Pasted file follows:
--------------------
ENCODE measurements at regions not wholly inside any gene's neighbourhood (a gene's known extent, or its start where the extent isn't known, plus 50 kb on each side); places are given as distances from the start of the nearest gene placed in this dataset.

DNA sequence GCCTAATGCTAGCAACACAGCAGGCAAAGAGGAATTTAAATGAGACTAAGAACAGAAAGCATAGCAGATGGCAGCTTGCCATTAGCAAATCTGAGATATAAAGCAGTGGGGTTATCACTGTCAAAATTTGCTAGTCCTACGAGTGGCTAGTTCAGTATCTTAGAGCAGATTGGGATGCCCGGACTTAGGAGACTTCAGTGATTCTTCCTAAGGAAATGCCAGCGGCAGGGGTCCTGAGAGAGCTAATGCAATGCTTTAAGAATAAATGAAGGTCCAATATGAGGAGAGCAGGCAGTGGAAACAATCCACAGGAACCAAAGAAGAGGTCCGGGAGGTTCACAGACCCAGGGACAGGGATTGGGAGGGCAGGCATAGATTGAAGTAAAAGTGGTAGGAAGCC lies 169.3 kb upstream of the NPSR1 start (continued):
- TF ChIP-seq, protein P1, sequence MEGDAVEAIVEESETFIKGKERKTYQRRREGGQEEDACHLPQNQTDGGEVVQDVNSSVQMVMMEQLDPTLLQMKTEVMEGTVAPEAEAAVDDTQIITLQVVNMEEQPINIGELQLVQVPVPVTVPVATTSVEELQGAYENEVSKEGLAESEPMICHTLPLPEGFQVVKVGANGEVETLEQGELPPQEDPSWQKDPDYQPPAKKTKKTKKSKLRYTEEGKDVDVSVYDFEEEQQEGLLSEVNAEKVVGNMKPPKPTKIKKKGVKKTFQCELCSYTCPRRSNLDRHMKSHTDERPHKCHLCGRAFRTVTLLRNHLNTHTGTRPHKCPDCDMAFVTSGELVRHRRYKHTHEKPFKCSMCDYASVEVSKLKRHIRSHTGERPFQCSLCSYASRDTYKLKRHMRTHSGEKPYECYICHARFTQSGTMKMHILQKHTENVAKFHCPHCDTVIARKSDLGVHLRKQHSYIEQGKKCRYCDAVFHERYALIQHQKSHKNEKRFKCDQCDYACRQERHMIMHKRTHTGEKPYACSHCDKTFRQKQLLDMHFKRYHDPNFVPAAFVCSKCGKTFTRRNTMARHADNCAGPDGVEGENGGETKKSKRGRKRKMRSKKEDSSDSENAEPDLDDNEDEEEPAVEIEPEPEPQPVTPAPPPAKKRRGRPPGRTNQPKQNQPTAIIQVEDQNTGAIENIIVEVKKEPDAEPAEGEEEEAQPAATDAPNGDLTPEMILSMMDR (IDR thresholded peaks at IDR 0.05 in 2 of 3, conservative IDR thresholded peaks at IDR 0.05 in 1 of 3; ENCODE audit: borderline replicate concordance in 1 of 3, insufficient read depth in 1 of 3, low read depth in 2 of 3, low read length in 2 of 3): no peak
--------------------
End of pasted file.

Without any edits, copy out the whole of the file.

ENCODE measurements at regions not wholly inside any gene's neighbourhood (a gene's known extent, or its start where the extent isn't known, plus 50 kb on each side); places are given as distances from the start of the nearest gene placed in this dataset.

DNA sequence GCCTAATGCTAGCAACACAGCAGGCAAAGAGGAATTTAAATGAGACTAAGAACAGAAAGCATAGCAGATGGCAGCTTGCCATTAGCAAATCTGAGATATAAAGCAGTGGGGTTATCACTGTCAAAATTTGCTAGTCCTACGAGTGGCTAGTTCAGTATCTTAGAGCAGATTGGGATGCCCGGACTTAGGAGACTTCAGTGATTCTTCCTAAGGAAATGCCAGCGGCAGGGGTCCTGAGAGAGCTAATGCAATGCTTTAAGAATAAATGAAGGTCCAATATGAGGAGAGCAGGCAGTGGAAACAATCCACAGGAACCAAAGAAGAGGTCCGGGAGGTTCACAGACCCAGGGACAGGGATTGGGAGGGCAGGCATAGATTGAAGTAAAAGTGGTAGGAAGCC lies 169.3 kb upstream of the NPSR1 start (continued):
- TF ChIP-seq, protein P1, sequence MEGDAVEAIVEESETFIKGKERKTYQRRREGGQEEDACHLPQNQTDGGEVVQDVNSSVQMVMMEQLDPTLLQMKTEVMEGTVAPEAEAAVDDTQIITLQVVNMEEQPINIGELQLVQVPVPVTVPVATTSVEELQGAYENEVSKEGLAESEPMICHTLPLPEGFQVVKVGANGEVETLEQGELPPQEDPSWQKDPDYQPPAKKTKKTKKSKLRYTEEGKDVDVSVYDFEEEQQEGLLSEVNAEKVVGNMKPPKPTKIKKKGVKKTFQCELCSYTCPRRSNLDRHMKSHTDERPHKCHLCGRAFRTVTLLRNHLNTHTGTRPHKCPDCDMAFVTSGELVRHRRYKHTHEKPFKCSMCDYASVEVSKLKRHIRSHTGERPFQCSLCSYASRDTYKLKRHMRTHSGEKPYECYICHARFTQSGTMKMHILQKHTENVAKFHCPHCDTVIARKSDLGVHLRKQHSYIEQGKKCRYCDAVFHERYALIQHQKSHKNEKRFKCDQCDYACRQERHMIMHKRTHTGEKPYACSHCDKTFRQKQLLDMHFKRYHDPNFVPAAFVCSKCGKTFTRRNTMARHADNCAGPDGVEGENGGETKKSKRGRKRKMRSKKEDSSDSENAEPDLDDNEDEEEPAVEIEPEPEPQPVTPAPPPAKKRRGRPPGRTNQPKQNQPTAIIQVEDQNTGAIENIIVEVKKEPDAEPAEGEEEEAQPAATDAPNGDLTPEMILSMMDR (IDR thresholded peaks at IDR 0.05 in 2 of 3, conservative IDR thresholded peaks at IDR 0.05 in 1 of 3; ENCODE audit: borderline replicate concordance in 1 of 3, insufficient read depth in 1 of 3, low read depth in 2 of 3, low read length in 2 of 3): no peak